Lo, for instance, set up his Instagram shop and e-commerce platform shortly after graduating in 2020 because he couldn’t find a job and needed to pay rent. His unique take on knitwear meant he quickly “blew up” on Instagram and managed to establish a thriving direct-to-consumer business of his own, which allows him to be more selective about the retail partners he takes on and set his own pace.
“I do love working with certain wholesalers, but for me it’s a little too fast-paced, and I’d love to eventually branch out and work outside of the calendar, presenting something when I’m ready not because we have to go to market,” said Lo. “Selling d-to-c [direct-to-consumer] is also incredibly sustainable, because everything is made to order and there’s never extra products sitting around. Even watching Harris do it has been incredible. He showed me that there was another way.”
Lulu Kennedy, who championed Lo’s work from the get-go, inviting him to become part of the Fashion East showcase, gave the designer a big thumbs-up for his left-field thinking both when it comes to his business and “defined” aesthetic.
“I’m loving watching a lot of the dusty old rules getting ignored and young designers find a pace and structure that suits them better, like being selective with wholesale accounts and selling direct-to-consumer, not rushing things. It doesn’t matter so much if you’re showing at a specific fashion week, doing runway or not; if the work is good, it will cut through the noise,” she said.
Ives, too, said he is committed to showing once a year and working with mostly upcycled fabrics. “Our industry really made a lot of commitment over lockdown, but eight months later everyone was on a plane to Milan, going to markets. That doesn’t sit well with me and I realized I need to be the change I want to see. I hope more designers can see what I’m doing and follow suit,” said the designer.
Reed has been playing by his own rules from the get-go, showing off-schedule, sticking to a demi-couture model and creating additional revenue streams by way of blockbuster collaborations. He also has a new line of “fluid basics” designed for all of those moments when his clients have to take a break from wearing his kick flares, lace blouses, or extra-large platforms.
“My business has been around for three years and we’ve turned a profit every single year. I do think that demi-couture and made-to-measure are the future and it’s been profitable for us: The last gown that went to Selfridges sold for 10,000 pounds on the first day, from the window,” said Reed.
“We’re often seen as creative beings, but because we’re young and doing fun things, it’s almost like we’re stupid or can’t understand the consequences of having a business. But I will be the first person to be standing in 8-inch boots in a feathered headdress, bleached eyebrows, and be like ‘No, I’m a headstrong b–ch and a damn good business person. This didn’t all come from being frivolous or a rich kid, it came from making smart business choices, sticking to my guns and believing that this kind of fluid beauty can make a mark.”
What’s even more refreshing is that they don’t have an attitude problem and believe in camaraderie over competition.
“There’s been a big narrative shift. When I talked to kids who had the old tutors at Central Saint Martins, they were pitting them against each other. The attitude was, ‘This is your competition, watch your back.’ And everyone was grinning and smiling as if that was a good thing. But now we were just able to stop and say ‘What the f–k, why are we fighting?'” added Reed. “I don’t know if it’s because of things like headspace: All of my friends are now in therapy and we all talk openly about our mental states. Mental health is huge.”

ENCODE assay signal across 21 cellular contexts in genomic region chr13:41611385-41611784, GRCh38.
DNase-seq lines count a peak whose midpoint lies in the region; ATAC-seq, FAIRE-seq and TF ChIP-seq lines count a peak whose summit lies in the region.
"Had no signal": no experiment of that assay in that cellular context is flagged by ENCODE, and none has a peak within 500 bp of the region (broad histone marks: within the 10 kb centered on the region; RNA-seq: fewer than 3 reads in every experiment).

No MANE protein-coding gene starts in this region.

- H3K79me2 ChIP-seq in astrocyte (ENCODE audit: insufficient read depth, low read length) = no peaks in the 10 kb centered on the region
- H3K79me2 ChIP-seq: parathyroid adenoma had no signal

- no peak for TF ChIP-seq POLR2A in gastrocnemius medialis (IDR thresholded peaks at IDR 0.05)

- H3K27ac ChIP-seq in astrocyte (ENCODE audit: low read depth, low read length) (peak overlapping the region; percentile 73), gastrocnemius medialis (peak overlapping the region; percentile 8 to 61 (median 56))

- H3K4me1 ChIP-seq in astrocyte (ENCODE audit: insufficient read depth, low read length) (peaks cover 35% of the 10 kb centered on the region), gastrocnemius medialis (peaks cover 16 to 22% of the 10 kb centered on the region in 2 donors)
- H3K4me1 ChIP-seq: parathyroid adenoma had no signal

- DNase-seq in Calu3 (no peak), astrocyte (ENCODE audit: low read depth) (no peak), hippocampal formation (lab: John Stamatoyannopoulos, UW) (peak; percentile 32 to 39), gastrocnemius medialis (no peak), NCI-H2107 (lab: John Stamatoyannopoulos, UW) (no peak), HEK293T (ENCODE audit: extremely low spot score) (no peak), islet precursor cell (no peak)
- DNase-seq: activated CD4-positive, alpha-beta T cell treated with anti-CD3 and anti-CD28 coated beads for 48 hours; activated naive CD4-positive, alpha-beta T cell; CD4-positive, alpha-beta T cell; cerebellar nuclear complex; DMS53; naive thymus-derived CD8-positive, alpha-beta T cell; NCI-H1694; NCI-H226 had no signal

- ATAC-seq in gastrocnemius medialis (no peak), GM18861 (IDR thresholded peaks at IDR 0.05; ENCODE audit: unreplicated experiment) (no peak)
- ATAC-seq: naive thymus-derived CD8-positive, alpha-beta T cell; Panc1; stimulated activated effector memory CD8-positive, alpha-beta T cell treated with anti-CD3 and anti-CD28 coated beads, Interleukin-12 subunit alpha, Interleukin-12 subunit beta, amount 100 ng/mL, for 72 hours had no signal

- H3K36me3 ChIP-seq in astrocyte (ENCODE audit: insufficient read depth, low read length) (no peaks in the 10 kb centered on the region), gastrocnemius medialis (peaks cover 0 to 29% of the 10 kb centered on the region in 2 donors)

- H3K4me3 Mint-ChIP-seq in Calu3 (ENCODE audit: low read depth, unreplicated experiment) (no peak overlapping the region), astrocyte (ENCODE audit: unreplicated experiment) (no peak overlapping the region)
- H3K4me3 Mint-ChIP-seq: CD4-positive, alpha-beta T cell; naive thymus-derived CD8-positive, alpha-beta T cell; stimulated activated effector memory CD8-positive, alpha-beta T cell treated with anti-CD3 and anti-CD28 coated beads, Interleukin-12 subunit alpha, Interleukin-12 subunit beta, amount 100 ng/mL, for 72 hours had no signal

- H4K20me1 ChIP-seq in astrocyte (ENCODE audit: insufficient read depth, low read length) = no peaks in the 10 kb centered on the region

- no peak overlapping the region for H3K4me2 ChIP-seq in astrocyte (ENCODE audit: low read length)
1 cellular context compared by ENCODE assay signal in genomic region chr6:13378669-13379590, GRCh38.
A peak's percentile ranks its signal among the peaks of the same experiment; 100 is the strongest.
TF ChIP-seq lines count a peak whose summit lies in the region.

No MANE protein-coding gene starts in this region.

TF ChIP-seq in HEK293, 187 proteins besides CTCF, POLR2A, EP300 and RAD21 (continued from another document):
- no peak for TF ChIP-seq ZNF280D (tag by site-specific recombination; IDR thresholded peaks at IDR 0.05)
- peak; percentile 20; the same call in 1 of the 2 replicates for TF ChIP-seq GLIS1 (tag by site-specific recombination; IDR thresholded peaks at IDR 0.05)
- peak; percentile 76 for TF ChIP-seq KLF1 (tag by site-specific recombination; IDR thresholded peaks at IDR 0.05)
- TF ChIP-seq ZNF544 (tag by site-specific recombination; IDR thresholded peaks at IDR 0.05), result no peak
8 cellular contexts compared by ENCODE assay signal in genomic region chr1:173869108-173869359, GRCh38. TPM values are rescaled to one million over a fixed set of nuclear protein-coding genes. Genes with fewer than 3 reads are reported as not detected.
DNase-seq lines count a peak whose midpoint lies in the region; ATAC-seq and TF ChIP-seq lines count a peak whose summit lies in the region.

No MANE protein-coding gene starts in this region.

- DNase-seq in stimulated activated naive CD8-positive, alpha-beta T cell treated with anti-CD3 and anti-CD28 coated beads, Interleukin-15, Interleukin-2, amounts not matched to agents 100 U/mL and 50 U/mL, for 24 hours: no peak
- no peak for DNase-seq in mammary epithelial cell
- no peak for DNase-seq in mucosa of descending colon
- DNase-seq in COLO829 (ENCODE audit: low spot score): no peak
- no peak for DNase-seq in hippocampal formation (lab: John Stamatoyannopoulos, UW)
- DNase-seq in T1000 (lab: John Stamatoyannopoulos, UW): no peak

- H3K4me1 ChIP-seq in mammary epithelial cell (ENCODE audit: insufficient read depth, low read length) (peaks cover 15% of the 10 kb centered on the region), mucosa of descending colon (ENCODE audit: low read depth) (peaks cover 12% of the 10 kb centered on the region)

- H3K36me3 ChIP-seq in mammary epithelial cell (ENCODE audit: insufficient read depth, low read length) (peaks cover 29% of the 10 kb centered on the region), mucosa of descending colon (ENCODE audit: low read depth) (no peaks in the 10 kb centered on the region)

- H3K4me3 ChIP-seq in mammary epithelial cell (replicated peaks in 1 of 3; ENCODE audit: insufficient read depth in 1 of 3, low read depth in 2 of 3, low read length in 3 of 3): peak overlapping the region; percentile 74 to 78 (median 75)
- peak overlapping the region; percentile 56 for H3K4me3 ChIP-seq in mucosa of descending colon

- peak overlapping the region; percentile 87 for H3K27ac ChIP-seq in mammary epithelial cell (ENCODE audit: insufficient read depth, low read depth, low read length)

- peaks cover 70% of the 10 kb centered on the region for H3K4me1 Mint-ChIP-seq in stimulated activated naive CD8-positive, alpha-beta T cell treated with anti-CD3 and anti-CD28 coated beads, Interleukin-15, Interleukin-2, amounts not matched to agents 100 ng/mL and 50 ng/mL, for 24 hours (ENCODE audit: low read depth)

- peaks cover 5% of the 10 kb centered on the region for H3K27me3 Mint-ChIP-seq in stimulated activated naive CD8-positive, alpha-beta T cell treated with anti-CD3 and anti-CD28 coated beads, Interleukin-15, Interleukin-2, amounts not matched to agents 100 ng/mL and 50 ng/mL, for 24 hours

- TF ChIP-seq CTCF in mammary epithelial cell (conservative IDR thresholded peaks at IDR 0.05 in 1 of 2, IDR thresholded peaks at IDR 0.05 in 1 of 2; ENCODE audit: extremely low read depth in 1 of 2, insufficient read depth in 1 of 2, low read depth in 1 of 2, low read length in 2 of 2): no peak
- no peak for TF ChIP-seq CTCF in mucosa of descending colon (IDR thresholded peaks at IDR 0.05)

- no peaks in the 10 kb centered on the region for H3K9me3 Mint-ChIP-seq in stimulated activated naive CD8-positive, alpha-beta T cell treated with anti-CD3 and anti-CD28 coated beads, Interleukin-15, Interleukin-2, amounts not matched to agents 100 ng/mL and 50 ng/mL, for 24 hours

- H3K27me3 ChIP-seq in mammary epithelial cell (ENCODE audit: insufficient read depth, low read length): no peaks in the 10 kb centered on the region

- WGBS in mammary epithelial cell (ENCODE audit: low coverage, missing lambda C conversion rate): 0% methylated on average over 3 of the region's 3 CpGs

It’s why you’ll often find Reed stomping up and down the corridors of The Standard Hotel in King’s Cross — where he has a residency — to check on Lo, who is also part of the same residency program. The duo have grown into neighbors, best friends and each other’s biggest cheerleaders.
Apparently every time one of them scores a major celebrity moment, which is often — Reed has gone viral dressing everyone from Adele to Emma Corin and Emma Watson recently, while Dua Lipa and Doja Cat are firm fans of Lo’s electric knits — you’ll hear that artist’s music blasting through both studios.
The team at The Standard couldn’t be happier to get the injection of energy from the creative, fun-loving duo.
“One of the silver linings (of the pandemic) was the opportunity to reflect on what we could do to really become an integral part of London when it emerged again [and] offered Harris and Chet a home to bring their incredible talent and creativity to life,” said Elli Jafari, the hotel’s managing director and a fairy godmother of sorts to the two designers.
For Von der Goltz, this level of camaraderie and “peer mentorship” in London’s new guard means they are also able to create a healthier support system and help each other make smart business choices and “grow at a rate they can sustain.”
“The people I would have considered my competition when I was younger are the people I want to get to know. If you feel competitive, it’s actually because you really like what they’re doing and you can share your visions or learn from each other. It’s too old-fashioned to act competitive, I wouldn’t want to be part of the industry if it was like that,” said Lo, who is channeling his optimistic outlook to his fall 2022 lineup, inspired by bunnies hopping across cozy alpine landscapes.
“As an Asian American I grew up wishing I was different, but now through project after project and trial and error I created something that’s representative of me. I get to mix elements of my own heritage with other cultures and inspirations.”
London, despite the hurdles posed by Brexit and the smaller scale of its fashion week, has proven the perfect home for designers like Lo and Reed to define their aesthetics and freely express themselves.
“London has given me a safe space as a queer person to grow and expand. I feel like I’m part of a bit of a rebellion to change the schedule, the way we buy, the way manufacture, so I don’t want to just like get up and leave,” said Reed. He added that he might be staying put in London, but his mission to spread the fluid message is global and hosting events across the world is part of his ambitious agenda.
Also on the agenda? Coming up for air from time to time and appreciating how far they’ve come.
“We did just graduate. And we’re working on our dreams and accomplishing them. It’s actually insane,” mused Lo.